St. Michael's Parish - Cobourg

The Just Will Live By Faith -Homily October 6, 2013


All the readings speak about faith. Also the parable of Jesus can be understood in this sense. Jesus says to each one of us: Prepare supper for me, put on your apron and serve me while I eat and drink," that is to say, we serve Jesus on earth while he is already in heaven, at the banquet of the children of God. But he adds immediately: later you may eat and drink," that is to say, after serving the Lord in faith on earth, we can certainly hope to share his banquet in heaven. Also, we have to think that our faith is a banquet for him, a pleasing offering to our Lord. For by faith we give the Lord nothing but ourselves. This is what delights our Lord: not any gift, but our persons, our faith, our love.




Faith is the theological virtue by which we believe in God and believe all that he has said and revealed to us, and that Holy Church proposes for our belief, because he is truth itself. By faith "man freely commits his entire self to God." For this reason, the believer seeks to know and do God's will. "The righteous shall live by faith." Living faith "work(s) through charity" (1814).


This means that there is a living faith, and a dead faith: The gift of faith remains in one who has not sinned against it. But "faith apart from works is dead" when it is deprived of hope and love, faith does not fully unite the believer to Christ and does not make him a living member of his Body" (1815).


The disciple of Christ must not only keep the faith and live on it, but also profess it, confidently bear witness to it, and spread it: "All must be prepared to confess Christ before men and to follow him along the way of the Cross, amidst the persecutions which the Church never lacks." Service of and witness to the faith are necessary for salvation: "So everyone who acknowledges me before men, I also will acknowledge him before my Father who is in heaven; but whoever denies me before men, I also will deny before my Father who is in heaven." (1816).




Hope is the theological virtue by which we desire the kingdom of heaven and eternal life as our happiness, placing our trust in Christ's promises and relying not on our own strength, but on the help of the grace of the Holy Spirit. "Let us hold fast the confession of our hope without wavering, for he who promised is faithful" (1817).


The virtue of hope responds to the aspiration to happiness which God has placed in the heart of every man; it takes up the hopes that inspire men's activities and purifies them so as to order them to the Kingdom of heaven; it keeps man from discouragement; it sustains him during times of abandonment; it opens up his heart in expectation of eternal beatitude. Moved by hope, he is preserved from selfishness and led to the happiness that flows from charity" (1818).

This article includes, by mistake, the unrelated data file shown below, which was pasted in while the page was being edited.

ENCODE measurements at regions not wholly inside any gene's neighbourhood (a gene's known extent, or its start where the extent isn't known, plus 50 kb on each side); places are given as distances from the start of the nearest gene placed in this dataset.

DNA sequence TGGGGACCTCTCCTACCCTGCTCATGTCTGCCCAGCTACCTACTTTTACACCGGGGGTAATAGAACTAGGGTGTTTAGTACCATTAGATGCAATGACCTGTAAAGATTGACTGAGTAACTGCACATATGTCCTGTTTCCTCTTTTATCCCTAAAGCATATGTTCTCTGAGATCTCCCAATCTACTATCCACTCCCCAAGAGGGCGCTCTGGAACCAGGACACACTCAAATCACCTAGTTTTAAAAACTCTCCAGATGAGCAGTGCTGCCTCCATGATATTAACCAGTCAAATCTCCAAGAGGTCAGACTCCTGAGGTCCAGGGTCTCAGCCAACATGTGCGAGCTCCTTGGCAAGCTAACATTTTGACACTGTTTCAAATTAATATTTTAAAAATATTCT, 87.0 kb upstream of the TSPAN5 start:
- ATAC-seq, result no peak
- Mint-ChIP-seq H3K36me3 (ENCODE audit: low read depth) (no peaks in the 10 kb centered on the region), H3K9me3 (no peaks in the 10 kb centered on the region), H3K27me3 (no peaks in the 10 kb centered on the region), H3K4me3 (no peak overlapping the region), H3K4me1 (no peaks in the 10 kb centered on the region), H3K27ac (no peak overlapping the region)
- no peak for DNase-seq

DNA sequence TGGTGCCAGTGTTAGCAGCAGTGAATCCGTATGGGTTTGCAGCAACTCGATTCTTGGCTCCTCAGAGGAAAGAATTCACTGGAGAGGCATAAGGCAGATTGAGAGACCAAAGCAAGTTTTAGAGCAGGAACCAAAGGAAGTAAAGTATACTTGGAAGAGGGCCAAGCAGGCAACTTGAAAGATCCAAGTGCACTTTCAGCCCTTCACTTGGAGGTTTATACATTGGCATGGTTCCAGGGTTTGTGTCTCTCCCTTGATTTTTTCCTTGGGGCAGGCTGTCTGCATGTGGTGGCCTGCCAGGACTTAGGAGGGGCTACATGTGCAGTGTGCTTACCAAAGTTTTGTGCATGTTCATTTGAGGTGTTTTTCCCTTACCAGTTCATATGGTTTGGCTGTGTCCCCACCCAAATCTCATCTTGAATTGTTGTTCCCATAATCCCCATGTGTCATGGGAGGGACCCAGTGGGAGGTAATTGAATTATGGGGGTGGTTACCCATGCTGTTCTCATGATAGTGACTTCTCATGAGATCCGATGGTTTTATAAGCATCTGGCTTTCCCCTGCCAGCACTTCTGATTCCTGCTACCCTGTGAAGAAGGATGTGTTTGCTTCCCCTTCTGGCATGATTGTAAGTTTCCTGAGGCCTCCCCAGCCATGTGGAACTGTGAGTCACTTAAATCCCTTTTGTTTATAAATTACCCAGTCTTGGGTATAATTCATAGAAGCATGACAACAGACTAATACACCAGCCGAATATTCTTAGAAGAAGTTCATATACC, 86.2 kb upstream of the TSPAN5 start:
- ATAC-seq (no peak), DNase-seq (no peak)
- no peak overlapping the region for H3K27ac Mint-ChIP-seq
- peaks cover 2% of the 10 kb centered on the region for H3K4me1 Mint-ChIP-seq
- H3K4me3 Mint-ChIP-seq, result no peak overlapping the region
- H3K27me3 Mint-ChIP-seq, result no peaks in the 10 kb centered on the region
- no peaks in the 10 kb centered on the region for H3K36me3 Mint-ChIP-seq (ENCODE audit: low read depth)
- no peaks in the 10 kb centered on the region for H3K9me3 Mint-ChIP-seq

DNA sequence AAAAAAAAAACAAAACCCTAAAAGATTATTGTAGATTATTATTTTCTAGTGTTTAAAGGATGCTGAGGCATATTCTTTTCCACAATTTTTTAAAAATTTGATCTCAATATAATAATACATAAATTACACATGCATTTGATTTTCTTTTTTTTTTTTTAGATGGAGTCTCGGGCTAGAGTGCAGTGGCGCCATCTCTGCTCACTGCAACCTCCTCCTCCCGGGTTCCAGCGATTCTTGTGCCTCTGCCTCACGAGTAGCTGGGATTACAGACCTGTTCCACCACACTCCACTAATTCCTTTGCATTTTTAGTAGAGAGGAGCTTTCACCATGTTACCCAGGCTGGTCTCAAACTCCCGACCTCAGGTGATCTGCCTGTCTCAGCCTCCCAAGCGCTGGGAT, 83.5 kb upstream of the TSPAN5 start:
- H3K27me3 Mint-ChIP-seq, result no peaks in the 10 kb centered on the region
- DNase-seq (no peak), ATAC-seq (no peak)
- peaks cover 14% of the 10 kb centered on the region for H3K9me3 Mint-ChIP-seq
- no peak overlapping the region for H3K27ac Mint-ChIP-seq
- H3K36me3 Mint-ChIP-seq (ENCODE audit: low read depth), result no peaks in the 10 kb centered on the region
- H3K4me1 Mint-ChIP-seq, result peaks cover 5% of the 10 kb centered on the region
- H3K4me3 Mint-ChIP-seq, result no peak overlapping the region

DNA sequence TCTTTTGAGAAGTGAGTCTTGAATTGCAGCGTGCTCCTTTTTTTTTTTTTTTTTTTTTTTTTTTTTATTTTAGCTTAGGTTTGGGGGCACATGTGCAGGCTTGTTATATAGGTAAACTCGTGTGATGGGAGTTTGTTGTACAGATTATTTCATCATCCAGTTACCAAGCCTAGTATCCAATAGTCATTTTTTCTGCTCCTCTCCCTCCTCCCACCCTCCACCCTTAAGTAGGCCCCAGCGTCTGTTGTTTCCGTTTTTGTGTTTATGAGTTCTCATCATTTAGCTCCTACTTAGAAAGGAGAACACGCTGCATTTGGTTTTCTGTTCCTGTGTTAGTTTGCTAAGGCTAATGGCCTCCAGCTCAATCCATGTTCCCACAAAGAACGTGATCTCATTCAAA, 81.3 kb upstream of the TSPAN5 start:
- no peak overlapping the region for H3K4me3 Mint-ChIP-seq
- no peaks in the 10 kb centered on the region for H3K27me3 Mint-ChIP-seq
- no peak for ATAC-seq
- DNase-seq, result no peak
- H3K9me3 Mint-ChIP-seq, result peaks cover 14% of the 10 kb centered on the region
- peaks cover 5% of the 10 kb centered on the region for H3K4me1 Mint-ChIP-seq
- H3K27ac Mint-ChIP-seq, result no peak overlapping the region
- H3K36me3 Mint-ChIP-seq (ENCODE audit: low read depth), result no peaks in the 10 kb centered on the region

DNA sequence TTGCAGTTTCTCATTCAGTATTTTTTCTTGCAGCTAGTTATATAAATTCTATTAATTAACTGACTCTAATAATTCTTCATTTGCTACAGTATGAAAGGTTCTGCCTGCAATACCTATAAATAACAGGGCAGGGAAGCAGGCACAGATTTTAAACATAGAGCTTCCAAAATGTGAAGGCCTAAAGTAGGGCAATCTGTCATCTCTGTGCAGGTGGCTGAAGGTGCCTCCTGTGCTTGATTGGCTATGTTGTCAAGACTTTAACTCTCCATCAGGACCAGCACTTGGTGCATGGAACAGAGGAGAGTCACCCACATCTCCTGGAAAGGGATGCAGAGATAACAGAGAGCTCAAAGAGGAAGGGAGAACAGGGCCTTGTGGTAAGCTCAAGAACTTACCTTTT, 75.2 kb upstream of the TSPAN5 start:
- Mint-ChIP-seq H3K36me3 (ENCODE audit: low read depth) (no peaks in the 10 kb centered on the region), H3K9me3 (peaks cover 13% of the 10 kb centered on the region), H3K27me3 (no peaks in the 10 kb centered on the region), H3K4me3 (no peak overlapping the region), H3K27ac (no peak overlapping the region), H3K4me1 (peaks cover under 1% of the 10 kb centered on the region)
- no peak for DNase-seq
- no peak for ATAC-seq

Christian hope takes up and fulfills the hope of the chosen people which has its origin and model in the hope of Abraham (1819).


Christian hope unfolds from the beginning of Jesus' preaching in the proclamation of the beatitudes. The beatitudes raise our hope toward heaven as the new Promised Land; they trace the path that leads through the trials that await the disciples of Jesus. But through the merits of Jesus Christ and of his Passion, God keeps us in the "hope that does not disappoint." Hope is the "sure and steadfast anchor of the soul . . . that enters . . . where Jesus has gone as a forerunner on our behalf." [] Hope is expressed and nourished in prayer, especially in the Our Father, the summary of everything that hope leads us to desire" (1820).


We can therefore hope in the glory of heaven promised by God to those who love him and do his will. In every circumstance, each one of us should hope, with the grace of God, to persevere "to the end" and to obtain the joy of heaven, as God's eternal reward for the good works accomplished with the grace of Christ. In hope, the Church prays for "all men to be saved." She longs to be united with Christ, her Bridegroom, in the glory of heaven:


"Hope, O my soul, hope. You know neither the day nor the hour. Watch carefully, for everything passes quickly, even though your impatience makes doubtful what is certain, and turns a very short time into a long one. Realize that the more you struggle, the more you prove the love that you bear your God, and the more you will rejoice one day with your Beloved, in a happiness and rapture that can never end." (St. Therese of Jesus) (1821).


Hope is a beautiful thing, because it makes us certain that one day the desire of our soul will be fulfilled, our desire of life and love without limits and without end. It is a "hope that does not disappoint." Our reward from God will be eternal life and love; and God himself will be our reward, because God is love (1 John 4:8) and he is the life (John 14:6). Fr. Andrew